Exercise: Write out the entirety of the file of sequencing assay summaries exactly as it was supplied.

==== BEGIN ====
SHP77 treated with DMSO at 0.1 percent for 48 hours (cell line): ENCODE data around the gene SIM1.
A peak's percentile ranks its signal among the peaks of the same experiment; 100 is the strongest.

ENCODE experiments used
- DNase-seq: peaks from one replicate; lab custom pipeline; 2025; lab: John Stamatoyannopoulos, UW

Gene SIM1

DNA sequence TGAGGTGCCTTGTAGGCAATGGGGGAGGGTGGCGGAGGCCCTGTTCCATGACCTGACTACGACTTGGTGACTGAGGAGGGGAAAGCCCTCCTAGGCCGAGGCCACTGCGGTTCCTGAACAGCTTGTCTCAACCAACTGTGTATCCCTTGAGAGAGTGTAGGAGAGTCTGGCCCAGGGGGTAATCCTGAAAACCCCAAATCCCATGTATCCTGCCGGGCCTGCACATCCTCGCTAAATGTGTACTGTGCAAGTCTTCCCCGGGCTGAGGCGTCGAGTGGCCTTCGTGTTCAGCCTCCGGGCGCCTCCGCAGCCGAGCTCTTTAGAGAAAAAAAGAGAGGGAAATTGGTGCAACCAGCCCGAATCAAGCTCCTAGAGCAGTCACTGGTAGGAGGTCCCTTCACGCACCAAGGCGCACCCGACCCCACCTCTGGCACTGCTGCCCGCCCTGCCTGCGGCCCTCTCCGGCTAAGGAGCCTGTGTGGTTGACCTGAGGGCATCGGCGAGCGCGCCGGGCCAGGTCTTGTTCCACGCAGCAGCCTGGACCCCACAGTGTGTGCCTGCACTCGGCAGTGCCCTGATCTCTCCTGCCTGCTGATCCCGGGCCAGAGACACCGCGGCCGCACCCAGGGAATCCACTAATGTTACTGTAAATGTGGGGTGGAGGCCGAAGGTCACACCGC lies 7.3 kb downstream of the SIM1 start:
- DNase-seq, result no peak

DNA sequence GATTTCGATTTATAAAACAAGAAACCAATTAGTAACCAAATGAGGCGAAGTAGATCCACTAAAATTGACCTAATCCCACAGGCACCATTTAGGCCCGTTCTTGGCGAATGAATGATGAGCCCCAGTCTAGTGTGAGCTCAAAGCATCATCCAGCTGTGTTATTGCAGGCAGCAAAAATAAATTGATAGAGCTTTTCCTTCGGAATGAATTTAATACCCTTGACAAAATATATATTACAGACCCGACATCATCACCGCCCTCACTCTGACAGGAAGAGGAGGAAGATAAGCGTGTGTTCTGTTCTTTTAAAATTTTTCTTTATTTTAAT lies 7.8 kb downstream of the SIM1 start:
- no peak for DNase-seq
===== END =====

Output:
SHP77 treated with DMSO at 0.1 percent for 48 hours (cell line): ENCODE data around the gene SIM1.
A peak's percentile ranks its signal among the peaks of the same experiment; 100 is the strongest.

ENCODE experiments used
- DNase-seq: peaks from one replicate; lab custom pipeline; 2025; lab: John Stamatoyannopoulos, UW

Gene SIM1

DNA sequence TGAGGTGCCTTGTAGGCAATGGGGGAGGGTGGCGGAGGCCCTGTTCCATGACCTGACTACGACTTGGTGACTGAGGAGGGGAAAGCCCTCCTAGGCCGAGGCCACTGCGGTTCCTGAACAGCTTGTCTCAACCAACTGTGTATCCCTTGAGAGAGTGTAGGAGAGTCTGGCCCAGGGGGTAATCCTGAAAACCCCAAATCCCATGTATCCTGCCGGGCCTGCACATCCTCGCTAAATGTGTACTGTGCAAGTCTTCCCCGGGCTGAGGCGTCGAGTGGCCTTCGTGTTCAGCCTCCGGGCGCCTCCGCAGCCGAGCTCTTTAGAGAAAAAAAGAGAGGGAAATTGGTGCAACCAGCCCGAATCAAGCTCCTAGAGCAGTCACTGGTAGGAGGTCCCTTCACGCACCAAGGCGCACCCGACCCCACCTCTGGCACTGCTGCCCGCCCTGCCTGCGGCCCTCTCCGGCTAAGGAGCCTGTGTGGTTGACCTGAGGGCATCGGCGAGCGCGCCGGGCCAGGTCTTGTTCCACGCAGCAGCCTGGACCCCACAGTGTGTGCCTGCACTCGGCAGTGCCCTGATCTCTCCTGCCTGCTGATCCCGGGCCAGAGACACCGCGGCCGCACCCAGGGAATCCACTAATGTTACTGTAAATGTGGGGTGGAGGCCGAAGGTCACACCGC lies 7.3 kb downstream of the SIM1 start:
- DNase-seq, result no peak

DNA sequence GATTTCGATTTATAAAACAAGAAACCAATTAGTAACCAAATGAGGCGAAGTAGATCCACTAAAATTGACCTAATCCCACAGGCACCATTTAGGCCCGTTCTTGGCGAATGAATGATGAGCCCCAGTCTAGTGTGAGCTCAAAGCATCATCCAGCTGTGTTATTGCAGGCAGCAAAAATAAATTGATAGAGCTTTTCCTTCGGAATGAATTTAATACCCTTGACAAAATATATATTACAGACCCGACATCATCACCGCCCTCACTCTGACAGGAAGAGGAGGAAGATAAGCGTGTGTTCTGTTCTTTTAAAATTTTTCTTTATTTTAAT lies 7.8 kb downstream of the SIM1 start:
- no peak for DNase-seq